The Copper Scroll, a part of the Dead Sea Scrolls, has long fascinated archeologists and treasure hunters around the world. This ancient document is thought to be a treasure map that points to 64 locations where astonishing quantities of silver and gold are buried. In total, the scroll lists over 4,600 items made of precious metals, and the entire treasure is thought to be worth well over $1 billion in today’s money. Since its discovery, many experts have tried to crack open the message of the scroll and find the treasure, but no one has discovered the riches yet.
Discovered in 1952 in near Khirbet Qumran, The Copper Scroll stands out from the other Dead Sea Scrolls in more ways than one.
While the majority of the Dead Sea Scrolls were discovered by Bedouins, the Copper Scroll was found by an archeologist on March 14, 1952, in Cave 3 near Qumran, an important archeological site in Israel. Despite being a part of the extraordinary collection of 1st-century documents, the Copper Scroll is significantly different from the other Dead Sea Scrolls. While the other scrolls are made of papyrus or parchment, the Copper Scroll is made of metal. The material is mostly copper combined with one percent tin. The scroll was originally eight feet long but got separated into two parts.
The other Dead Sea Scrolls are thought to be literary works, but the Copper Scroll is more like a treasure map. It is basically a comprehensive list of locations where over 4,600 items made of precious metals such as gold and silver are hidden or buried. The writing on the scroll is Hebrew, but it is similar to the language used in the Mishnah. The other Dead Sea Scrolls are written in literary Hebrew. The Copper Scroll also differs in its date, paleography, and orthography.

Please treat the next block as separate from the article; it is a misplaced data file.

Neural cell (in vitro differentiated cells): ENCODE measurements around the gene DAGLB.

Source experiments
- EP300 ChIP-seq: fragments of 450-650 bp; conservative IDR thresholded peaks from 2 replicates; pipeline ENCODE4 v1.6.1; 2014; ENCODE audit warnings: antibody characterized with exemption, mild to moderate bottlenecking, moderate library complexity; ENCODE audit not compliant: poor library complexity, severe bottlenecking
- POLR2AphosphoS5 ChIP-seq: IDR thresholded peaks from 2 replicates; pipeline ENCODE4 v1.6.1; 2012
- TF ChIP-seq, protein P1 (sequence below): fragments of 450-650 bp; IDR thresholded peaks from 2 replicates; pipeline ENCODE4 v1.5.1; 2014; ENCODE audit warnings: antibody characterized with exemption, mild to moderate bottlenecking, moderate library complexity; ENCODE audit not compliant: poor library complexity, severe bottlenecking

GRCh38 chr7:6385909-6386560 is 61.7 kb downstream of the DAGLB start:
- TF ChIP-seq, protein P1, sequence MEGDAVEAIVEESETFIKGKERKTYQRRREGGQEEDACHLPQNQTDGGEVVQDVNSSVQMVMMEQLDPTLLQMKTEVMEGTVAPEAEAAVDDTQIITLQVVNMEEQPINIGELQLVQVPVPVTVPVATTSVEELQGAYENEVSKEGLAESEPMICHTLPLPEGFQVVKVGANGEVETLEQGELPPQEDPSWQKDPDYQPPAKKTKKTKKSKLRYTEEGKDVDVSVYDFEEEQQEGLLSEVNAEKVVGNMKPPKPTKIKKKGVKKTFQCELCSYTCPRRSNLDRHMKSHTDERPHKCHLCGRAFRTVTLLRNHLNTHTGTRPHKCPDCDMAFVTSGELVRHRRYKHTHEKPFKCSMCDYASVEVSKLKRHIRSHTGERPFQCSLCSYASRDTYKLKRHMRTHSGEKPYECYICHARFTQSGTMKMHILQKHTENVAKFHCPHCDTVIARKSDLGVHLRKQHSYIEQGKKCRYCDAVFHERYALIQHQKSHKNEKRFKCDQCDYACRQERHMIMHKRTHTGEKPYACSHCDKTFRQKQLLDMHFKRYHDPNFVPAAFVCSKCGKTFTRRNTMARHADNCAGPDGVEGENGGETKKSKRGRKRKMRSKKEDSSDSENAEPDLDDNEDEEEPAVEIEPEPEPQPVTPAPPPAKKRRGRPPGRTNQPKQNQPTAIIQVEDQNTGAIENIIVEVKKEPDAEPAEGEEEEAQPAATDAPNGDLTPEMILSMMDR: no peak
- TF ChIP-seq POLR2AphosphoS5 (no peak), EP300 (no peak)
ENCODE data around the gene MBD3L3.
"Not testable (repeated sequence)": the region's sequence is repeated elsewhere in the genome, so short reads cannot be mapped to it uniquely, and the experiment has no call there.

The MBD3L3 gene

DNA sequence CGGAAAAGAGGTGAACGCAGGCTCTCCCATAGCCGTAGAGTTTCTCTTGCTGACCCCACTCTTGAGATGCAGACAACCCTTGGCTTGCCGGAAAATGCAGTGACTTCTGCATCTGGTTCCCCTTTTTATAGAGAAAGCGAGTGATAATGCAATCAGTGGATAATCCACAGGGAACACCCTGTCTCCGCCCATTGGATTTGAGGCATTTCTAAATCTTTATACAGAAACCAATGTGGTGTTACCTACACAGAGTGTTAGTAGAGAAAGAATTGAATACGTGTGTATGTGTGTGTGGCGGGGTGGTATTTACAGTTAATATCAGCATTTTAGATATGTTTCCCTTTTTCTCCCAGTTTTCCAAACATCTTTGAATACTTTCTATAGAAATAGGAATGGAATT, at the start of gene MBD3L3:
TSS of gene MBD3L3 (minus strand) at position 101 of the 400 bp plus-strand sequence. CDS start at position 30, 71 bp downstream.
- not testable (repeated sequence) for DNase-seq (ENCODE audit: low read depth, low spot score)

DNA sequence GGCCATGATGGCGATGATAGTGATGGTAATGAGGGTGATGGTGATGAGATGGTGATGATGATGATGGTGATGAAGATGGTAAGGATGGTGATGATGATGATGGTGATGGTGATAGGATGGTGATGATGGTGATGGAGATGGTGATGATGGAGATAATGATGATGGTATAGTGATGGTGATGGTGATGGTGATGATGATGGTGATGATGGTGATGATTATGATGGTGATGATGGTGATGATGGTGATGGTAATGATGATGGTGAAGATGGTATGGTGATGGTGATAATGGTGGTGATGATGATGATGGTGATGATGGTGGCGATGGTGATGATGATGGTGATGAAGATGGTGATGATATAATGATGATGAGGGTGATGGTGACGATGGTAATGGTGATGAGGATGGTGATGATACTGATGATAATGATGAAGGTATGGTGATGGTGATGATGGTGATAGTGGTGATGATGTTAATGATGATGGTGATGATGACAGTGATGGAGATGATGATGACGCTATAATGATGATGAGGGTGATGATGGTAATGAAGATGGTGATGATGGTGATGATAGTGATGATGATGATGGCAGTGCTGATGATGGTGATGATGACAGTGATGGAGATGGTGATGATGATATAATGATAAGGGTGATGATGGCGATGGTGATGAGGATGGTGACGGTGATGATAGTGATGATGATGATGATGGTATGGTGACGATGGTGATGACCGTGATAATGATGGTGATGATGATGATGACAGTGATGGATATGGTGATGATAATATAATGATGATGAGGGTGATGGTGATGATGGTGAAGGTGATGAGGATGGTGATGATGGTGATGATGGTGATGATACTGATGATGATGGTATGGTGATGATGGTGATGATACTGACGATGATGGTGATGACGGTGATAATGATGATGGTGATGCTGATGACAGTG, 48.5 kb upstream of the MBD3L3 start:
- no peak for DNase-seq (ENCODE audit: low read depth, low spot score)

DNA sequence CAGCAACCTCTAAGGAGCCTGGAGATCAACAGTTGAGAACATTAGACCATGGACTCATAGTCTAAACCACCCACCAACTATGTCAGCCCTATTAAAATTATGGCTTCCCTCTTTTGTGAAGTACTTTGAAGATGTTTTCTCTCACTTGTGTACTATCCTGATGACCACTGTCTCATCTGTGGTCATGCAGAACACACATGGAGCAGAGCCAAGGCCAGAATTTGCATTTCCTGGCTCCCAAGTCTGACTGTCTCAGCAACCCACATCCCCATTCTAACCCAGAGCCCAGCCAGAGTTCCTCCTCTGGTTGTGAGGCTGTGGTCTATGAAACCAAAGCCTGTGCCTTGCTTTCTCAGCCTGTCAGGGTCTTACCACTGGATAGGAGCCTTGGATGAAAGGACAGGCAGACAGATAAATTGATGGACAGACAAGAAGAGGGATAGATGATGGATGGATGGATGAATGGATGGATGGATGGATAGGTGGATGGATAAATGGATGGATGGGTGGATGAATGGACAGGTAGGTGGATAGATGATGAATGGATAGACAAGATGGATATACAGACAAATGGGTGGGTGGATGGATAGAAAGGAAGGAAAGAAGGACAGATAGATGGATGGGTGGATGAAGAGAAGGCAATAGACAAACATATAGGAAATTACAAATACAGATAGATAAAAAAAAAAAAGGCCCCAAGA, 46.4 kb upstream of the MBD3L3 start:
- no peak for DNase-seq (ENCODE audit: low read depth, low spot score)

When it was discovered, the Copper Scroll was so corroded that it could not be unrolled. The experts had to cut it into separate sections. After that, the content of the scroll was transcribed.
Due to corrosion, the Copper Scroll could not be unrolled at the time of discovery. To preserve its integrity, the Jordanian government had it sent to the University of Manchester Institute of Science and Technology. John Marco Allegro, a Dead Sea Scrolls expert, suggested cutting the scroll into sections to make the text easily readable. Between 1955 and 1956, the scroll was cut into 23 strips, and the contents were transcribed.
Józef Milik, the first transcriber and editor, proposed that the scroll was made by the Essenes, but he also mentioned that it may not have been their official work. At first, he believed the scroll to be more of folklore, but his views later changed. He hypothesized that the scroll was not made by the Qumran community, and that it was not deposited along with the other Dead Sea Scrolls. The Copper Scroll is thought to have been placed in the cave much later.
In 1962, Milik published an edition of the scroll with hand-drawn transcriptions. He also attached a few black-and-white photos of the scroll, but they were deemed illegible. In 1988, the scroll was photographed again with better equipment and precision. Between 1994 and 1996, the Electricité de France took charge of the scroll’s conservation efforts, which included cleaning, making x-rays, taking photographs, evaluating corrosion levels, and drawing the letters. The later editions of the scroll benefited greatly from the results.